1887 Bicycling News 21 May 99/1 My light was burning brilliantly and my jingle bell going at the time. 1894 Outing (U.S.) XXIV. 71/1 The captain of the launch pulls the ‘jingle bell’ for full speed ahead.

    And Jesse Ship and Paul Laurence Dunbar, In Dahomey (1902):

    My Dahomian queen.
    When I become a king,
    All the jingle bells will ring,
    While through the streets on palanquins we're borne.

    So there's plenty of evidence for jingle bell as a noun phrase.]

  46. sleepnothavingness said,

    December 7, 2009 @ 8:03 pm

    Good job they didn't pick up on the "One whore, soap & slay" motif.

  47. marie-lucie said,

    December 7, 2009 @ 10:20 pm

    myl, so then, "jingle bells" are a type of bell attached to some means of transportation, here a one-horse open sleigh, but "jingle" must be a verb, so the first words are not an imperative "[Please] jingle, bells!" but a request to the "jingle bells" (NP) of the sleigh to "[please!] jingle all the way".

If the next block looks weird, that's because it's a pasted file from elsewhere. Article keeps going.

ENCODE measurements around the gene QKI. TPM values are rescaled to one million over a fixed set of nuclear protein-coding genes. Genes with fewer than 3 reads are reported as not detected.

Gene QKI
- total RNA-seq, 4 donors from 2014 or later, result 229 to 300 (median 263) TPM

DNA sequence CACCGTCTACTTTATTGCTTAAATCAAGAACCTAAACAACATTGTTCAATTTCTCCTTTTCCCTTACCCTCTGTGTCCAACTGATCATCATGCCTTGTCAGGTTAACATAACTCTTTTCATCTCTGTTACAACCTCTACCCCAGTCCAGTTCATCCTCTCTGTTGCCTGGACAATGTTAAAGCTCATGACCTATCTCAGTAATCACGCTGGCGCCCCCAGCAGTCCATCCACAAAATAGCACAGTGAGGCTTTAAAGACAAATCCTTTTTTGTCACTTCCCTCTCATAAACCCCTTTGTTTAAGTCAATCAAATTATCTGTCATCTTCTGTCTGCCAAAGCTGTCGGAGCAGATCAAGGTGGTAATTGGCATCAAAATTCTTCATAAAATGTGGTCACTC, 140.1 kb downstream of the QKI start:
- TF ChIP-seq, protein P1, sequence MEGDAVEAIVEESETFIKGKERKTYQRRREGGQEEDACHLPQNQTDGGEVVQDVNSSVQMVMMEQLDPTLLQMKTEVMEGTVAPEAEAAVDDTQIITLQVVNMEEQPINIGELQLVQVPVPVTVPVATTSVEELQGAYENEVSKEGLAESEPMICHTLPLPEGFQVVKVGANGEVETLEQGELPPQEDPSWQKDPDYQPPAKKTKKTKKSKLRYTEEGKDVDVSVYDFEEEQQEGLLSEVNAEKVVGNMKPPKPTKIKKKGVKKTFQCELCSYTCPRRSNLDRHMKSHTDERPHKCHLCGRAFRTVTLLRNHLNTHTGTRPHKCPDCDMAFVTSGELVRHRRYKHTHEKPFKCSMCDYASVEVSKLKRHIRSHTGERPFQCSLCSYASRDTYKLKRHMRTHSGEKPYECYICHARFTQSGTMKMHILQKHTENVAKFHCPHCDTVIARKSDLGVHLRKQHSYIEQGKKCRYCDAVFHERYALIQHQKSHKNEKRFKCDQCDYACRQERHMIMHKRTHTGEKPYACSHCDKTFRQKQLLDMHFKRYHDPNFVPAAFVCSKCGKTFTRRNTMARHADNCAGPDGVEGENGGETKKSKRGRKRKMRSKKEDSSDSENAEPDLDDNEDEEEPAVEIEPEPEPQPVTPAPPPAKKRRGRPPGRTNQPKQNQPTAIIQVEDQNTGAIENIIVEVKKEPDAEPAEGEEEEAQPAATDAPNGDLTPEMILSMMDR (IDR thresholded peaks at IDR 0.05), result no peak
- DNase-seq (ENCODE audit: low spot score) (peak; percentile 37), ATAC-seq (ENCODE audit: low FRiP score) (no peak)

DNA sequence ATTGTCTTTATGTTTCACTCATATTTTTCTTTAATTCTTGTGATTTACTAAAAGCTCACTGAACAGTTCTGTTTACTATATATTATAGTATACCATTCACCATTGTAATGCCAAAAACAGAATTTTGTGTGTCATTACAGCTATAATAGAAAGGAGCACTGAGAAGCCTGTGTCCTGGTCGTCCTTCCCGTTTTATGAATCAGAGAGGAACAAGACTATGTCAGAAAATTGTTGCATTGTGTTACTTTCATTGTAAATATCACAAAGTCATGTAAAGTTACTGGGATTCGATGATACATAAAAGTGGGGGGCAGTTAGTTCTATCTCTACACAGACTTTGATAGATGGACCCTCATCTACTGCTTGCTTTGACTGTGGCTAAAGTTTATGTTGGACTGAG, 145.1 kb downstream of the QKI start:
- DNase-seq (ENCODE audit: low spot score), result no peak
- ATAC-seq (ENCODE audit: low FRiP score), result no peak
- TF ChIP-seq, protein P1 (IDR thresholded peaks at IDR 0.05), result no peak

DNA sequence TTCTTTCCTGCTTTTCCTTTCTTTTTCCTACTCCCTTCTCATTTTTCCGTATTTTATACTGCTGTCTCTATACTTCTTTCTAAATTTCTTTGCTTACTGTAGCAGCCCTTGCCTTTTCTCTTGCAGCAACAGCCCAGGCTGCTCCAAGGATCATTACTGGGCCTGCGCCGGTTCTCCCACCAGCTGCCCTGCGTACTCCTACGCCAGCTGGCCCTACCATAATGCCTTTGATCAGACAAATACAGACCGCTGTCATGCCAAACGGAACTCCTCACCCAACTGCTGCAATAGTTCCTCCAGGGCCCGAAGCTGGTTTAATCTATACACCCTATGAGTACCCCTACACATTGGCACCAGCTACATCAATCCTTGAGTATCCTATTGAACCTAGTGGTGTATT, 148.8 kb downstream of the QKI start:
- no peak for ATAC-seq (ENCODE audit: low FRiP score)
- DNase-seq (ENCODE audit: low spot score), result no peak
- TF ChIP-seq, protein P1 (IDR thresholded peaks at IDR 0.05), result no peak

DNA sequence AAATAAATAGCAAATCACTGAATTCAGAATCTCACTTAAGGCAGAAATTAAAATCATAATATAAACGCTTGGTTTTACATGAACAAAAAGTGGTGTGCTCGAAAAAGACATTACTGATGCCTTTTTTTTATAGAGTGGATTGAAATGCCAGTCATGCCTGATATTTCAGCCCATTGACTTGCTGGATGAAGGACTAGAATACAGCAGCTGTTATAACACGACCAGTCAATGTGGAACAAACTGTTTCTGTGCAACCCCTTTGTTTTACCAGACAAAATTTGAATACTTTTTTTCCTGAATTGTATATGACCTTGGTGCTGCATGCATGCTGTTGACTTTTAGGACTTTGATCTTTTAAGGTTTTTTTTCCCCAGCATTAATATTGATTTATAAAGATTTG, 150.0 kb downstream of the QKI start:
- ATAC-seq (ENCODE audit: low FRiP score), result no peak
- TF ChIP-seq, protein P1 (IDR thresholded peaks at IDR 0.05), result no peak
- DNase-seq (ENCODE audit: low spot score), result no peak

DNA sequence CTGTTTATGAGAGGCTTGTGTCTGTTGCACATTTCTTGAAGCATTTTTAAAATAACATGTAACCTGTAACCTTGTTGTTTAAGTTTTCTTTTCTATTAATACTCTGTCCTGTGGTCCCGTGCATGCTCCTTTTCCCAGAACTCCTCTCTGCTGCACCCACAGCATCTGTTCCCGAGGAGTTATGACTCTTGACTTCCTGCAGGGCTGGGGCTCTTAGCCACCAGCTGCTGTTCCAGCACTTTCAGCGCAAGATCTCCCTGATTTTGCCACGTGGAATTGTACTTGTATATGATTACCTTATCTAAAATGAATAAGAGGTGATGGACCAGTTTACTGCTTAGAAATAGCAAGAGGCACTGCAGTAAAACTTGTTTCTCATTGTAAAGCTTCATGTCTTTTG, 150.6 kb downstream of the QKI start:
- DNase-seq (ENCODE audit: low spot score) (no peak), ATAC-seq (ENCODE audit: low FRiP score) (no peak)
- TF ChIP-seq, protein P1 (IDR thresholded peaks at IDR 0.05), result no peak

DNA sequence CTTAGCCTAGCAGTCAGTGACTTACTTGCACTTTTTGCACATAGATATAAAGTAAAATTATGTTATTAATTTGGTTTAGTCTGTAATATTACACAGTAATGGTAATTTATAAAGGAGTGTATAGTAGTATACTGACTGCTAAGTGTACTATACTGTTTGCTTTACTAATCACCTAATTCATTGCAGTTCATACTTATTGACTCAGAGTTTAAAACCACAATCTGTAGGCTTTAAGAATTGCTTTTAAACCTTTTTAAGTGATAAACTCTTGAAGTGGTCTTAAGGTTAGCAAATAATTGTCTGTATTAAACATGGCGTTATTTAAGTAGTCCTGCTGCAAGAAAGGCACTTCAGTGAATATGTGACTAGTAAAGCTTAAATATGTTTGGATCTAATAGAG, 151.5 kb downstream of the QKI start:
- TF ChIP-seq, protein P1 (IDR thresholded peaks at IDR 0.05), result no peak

48. Joshua said,

    December 7, 2009 @ 10:30 pm

    Well, it certainly doesn't sound like "jingle bells" to me. And certainly a Chinese speaker should have no trouble with at least the first syllable of the phrase, given that the capital of their country is Beijing, whose second syllable is substantially identical to the first syllable in "jingle".

  49. codeman38 said,

    December 7, 2009 @ 11:43 pm

    I don't necessarily hear 'paedophile' without being prompted, but it does sound something like 'single file'. It definitely sounds more like /aɪl/ than /ɛl/.

  50. Jacob said,

    December 7, 2009 @ 11:47 pm

    I hear 金根儿 贝儿斯 :-)

  51. Jerry Friedman said,

    December 8, 2009 @ 12:21 am